Salman has been a leading proponent of the kingdom’s military effort to push Shiite rebels known as the Houthis out of power in Yemen. The Houthis are allied with Iran, Saudi Arabia’s chief military and political rival in the region.

Saudi Arabia is predominately Sunni, a competing tradition of Islam. 

Defense Secretary James MattisJames Norman Mattis The US can't go back to business as usual with Pakistan The Hill's Morning Report - Presented by Facebook - Senate nears surprise deal on short-term debt ceiling hike Overnight Defense & National Security — Pentagon chiefs to Congress: Don't default MORE warned Senate Majority Leader Mitch McConnellAddison (Mitch) Mitchell McConnellOvernight Defense & National Security — US, Iran return to negotiating table Senate GOP blocks defense bill, throwing it into limbo On The Money — Biden stresses calm amid omicron fears MORE (R-Ky.) in a letter last week that cutting off U.S. support for the military operation in Yemen would be a mistake.

“New restrictions on this limited U.S. military support could increase civilian casualties, jeopardize cooperation with our partners on counter-terrorism and reduce our influence with the Saudis — all of which would further exacerbate the situation and humanitarian crisis,” he wrote.

The Yemen War Powers Resolution is privileged and guaranteed to get a vote on the floor at some point, but leaders could delay action by filing cloture motions on other Senate business. 

Lee, Sanders and Murphy, however, have leverage — GOP leaders need unanimous consent to pass an anti-sex trafficking bill and an omnibus spending package before a two-week congressional recess scheduled to begin Saturday.  

The tensions come amidst growing criticism in Congress of Saudi Arabia, a longtime U.S. ally, over its human rights record and links to terrorist organizations.

Complicating matters is a $110 billion arms deal that Trump is trying to finalize with Saudi Arabia and several other Middle Eastern countries despite some reservations on Capitol Hill.

There are also significant U.S. commercial interests at stake.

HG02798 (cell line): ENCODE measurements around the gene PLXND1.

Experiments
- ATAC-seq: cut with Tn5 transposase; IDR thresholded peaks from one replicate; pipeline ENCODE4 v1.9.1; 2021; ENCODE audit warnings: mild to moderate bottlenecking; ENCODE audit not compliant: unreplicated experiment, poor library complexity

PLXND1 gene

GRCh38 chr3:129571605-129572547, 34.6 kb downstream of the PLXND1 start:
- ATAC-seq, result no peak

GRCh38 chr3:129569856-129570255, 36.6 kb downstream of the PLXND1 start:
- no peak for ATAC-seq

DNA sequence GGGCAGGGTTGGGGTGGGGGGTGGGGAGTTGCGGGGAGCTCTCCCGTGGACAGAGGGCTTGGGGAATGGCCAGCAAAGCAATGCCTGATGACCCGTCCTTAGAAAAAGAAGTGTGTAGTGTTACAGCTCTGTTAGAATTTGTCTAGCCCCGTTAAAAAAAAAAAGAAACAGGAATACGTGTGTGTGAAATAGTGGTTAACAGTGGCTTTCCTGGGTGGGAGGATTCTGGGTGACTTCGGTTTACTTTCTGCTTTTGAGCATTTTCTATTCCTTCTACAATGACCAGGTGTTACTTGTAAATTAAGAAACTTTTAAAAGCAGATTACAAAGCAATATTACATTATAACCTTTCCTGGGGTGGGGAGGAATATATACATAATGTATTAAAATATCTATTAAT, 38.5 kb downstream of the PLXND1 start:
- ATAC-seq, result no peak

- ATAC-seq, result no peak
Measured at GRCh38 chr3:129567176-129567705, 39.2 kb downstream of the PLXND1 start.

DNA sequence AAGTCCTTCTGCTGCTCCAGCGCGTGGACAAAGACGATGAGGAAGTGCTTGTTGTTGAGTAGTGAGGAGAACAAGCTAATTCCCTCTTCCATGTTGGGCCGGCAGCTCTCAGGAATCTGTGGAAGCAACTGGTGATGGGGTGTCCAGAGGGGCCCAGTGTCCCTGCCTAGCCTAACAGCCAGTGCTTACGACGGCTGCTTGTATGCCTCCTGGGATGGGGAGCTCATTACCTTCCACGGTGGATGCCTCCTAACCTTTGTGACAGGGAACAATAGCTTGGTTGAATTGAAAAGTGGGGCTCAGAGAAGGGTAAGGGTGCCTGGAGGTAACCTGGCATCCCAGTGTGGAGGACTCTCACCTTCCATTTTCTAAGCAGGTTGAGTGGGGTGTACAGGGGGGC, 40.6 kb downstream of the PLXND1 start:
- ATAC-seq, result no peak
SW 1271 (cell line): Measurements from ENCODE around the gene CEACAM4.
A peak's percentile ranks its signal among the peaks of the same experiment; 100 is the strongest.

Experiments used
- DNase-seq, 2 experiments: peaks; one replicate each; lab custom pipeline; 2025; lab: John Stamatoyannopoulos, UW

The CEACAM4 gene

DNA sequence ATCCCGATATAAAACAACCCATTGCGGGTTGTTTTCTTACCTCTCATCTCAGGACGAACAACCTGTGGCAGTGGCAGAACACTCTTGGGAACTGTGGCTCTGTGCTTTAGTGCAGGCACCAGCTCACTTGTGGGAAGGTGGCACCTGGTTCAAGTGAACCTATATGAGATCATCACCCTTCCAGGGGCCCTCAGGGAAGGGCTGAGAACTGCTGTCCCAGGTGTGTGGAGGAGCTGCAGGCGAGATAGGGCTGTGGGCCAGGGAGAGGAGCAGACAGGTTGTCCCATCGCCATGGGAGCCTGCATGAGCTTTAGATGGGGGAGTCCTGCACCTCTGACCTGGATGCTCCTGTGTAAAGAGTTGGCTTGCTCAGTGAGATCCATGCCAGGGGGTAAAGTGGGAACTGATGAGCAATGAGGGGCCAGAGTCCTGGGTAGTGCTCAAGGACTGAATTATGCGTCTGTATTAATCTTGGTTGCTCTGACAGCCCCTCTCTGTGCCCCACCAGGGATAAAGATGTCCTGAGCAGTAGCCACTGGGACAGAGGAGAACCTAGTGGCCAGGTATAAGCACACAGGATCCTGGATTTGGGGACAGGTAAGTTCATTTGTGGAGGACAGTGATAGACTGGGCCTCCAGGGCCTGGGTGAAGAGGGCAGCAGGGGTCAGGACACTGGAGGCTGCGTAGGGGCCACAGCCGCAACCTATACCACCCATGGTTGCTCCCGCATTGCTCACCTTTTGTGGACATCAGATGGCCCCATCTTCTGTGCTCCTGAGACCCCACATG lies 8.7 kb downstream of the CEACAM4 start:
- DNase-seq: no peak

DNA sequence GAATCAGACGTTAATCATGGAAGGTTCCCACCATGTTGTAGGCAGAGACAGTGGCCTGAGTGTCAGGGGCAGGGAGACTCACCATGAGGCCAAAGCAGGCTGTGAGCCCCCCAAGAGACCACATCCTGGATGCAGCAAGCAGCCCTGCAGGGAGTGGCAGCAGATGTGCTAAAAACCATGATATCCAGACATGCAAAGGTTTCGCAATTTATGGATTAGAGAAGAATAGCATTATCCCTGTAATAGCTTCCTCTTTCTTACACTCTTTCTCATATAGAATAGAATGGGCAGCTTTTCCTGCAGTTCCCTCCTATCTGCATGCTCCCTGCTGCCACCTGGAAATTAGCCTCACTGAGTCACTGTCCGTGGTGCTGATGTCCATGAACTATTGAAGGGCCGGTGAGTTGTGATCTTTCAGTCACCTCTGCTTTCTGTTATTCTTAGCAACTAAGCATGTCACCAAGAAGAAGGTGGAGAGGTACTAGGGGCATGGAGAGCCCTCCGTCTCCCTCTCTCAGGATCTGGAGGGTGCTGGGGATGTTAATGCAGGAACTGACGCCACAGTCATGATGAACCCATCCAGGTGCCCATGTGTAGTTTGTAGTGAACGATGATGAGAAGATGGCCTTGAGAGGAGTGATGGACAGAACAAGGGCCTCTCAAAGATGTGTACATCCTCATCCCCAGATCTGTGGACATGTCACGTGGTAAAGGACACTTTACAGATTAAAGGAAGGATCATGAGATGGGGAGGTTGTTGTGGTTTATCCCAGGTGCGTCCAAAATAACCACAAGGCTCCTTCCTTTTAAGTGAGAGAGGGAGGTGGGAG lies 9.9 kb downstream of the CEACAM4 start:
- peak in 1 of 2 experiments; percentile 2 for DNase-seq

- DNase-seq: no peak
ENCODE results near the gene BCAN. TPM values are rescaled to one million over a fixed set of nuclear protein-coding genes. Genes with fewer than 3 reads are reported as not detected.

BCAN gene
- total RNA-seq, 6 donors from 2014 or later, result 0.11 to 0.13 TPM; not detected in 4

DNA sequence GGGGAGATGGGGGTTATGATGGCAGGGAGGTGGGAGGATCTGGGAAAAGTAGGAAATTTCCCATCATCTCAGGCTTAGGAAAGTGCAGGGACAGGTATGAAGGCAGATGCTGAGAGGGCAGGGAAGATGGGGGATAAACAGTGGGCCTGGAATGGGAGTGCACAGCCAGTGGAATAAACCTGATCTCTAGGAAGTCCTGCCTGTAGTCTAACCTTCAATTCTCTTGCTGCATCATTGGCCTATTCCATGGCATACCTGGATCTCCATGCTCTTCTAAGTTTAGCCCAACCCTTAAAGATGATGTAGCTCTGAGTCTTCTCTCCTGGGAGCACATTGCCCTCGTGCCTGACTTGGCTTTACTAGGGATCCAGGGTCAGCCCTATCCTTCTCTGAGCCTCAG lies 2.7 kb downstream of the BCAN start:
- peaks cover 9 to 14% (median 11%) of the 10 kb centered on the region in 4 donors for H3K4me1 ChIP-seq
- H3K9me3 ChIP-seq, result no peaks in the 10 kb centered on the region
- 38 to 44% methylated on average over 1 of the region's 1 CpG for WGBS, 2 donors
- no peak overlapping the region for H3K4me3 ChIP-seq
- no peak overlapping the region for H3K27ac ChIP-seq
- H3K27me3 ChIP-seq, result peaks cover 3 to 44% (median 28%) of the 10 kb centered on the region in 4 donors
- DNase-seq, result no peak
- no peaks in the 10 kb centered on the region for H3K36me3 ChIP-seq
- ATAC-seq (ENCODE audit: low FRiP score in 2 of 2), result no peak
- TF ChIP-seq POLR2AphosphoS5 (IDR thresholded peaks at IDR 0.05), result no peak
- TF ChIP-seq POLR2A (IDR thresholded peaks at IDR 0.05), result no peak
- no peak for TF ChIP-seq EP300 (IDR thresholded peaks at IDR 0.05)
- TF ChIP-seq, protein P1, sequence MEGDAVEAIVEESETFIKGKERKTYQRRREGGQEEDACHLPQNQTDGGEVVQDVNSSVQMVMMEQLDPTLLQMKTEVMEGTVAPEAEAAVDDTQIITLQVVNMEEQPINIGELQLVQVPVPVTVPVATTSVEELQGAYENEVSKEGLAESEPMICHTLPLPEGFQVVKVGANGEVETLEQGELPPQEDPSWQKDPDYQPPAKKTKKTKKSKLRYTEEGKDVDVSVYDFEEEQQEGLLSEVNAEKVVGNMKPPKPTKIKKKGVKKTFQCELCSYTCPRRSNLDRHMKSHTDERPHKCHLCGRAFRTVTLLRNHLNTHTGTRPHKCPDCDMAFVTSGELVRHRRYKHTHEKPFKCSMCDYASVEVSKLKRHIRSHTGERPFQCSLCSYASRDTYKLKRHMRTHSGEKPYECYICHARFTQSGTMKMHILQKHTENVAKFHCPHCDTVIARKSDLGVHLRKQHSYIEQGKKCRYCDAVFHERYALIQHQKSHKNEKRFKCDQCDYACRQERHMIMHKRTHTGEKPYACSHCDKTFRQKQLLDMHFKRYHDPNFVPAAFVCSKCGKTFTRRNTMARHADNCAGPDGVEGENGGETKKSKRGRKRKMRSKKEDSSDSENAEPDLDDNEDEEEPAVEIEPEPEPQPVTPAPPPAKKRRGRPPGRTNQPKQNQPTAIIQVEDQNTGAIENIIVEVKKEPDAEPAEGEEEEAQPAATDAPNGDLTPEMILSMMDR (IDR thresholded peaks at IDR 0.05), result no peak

Defense contractor Raytheon is pressing for a green light to go ahead with the sale of 60,000 smart bombs to Saudi Arabia and the United Arab Emirates, which is also participating in the bombing of targets in Yemen.

Corker criticized Saudi Arabia last year for not doing more to crack down on financing of terrorists, and put a hold on the arms deal, which he just recently lifted.

In July, he charged that significantly more support for terrorist groups is coming from Saudi Arabia than from Qatar, which Trump accused last year of being a state sponsor of terrorism.

The Trump administration took Saudi Arabia’s side in the dispute last year, just as it has in the current debate over whether to continue U.S. military support of Saudi Arabia’s intervention in Yemen.

Senate sources are split over what chance the bill would have of passing. Because it is a privileged resolution, it only needs a simple majority to pass.

Two Senate aides said it has a good shot of rounding up 51 votes, but Murphy, one of the original sponsors, cautioned that success is far from a sure thing.

He said votes on the Democratic side of the aisle are “fluid,” and the administration is going all-out to persuade Republicans to vote against it.

“I think a lot of members on our side are tying to figure out what a ‘yes’ vote means, what a ‘no’ vote means,” Murphy said. “The administration is spending a lot of energy trying to spin the rationale for this war. I would expect that most Republicans would oppose it.”

Jordain Carney contributed.